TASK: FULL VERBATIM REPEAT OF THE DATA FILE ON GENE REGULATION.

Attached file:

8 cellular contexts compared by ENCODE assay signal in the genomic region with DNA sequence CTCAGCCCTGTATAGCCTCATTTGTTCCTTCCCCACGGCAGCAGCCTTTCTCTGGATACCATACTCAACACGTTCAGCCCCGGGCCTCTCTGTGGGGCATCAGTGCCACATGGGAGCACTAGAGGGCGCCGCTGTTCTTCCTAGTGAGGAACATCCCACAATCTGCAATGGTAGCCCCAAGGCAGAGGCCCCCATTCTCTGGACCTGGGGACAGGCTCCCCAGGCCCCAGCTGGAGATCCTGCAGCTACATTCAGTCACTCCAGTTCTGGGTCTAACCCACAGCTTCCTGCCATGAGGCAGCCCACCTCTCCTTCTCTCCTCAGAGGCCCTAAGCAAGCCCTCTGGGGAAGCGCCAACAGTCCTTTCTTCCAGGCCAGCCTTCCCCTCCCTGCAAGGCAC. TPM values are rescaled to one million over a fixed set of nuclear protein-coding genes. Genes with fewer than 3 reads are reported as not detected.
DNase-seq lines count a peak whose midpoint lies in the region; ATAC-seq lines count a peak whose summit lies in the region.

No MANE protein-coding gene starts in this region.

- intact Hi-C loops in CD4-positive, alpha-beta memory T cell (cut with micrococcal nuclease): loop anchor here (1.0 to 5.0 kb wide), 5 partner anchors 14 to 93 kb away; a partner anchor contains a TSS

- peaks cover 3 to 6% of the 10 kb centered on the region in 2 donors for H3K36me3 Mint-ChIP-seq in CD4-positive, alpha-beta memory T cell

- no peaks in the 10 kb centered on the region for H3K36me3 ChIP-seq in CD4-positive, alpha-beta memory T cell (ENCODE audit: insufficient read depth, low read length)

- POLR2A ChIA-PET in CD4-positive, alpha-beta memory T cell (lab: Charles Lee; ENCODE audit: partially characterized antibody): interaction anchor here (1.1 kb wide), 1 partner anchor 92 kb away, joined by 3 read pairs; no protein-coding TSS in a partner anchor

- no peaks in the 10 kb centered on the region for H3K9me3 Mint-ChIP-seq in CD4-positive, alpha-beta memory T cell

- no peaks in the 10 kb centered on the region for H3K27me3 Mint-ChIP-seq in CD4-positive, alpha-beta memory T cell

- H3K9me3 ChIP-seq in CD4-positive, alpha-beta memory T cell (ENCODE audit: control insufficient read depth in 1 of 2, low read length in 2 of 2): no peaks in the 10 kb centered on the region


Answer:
8 cellular contexts compared by ENCODE assay signal in the genomic region with DNA sequence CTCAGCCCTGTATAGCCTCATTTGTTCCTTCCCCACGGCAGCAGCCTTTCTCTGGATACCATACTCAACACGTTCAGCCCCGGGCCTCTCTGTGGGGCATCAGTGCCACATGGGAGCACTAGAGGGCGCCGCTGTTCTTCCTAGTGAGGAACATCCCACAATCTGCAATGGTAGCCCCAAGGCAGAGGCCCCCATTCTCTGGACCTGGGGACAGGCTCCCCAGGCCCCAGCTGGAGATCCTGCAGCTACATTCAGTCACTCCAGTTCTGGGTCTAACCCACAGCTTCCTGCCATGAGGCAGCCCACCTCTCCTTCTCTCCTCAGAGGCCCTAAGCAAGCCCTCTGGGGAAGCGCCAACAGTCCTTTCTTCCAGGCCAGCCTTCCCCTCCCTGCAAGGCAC. TPM values are rescaled to one million over a fixed set of nuclear protein-coding genes. Genes with fewer than 3 reads are reported as not detected.
DNase-seq lines count a peak whose midpoint lies in the region; ATAC-seq lines count a peak whose summit lies in the region.

No MANE protein-coding gene starts in this region.

- intact Hi-C loops in CD4-positive, alpha-beta memory T cell (cut with micrococcal nuclease): loop anchor here (1.0 to 5.0 kb wide), 5 partner anchors 14 to 93 kb away; a partner anchor contains a TSS

- peaks cover 3 to 6% of the 10 kb centered on the region in 2 donors for H3K36me3 Mint-ChIP-seq in CD4-positive, alpha-beta memory T cell

- no peaks in the 10 kb centered on the region for H3K36me3 ChIP-seq in CD4-positive, alpha-beta memory T cell (ENCODE audit: insufficient read depth, low read length)

- POLR2A ChIA-PET in CD4-positive, alpha-beta memory T cell (lab: Charles Lee; ENCODE audit: partially characterized antibody): interaction anchor here (1.1 kb wide), 1 partner anchor 92 kb away, joined by 3 read pairs; no protein-coding TSS in a partner anchor

- no peaks in the 10 kb centered on the region for H3K9me3 Mint-ChIP-seq in CD4-positive, alpha-beta memory T cell

- no peaks in the 10 kb centered on the region for H3K27me3 Mint-ChIP-seq in CD4-positive, alpha-beta memory T cell

- H3K9me3 ChIP-seq in CD4-positive, alpha-beta memory T cell (ENCODE audit: control insufficient read depth in 1 of 2, low read length in 2 of 2): no peaks in the 10 kb centered on the region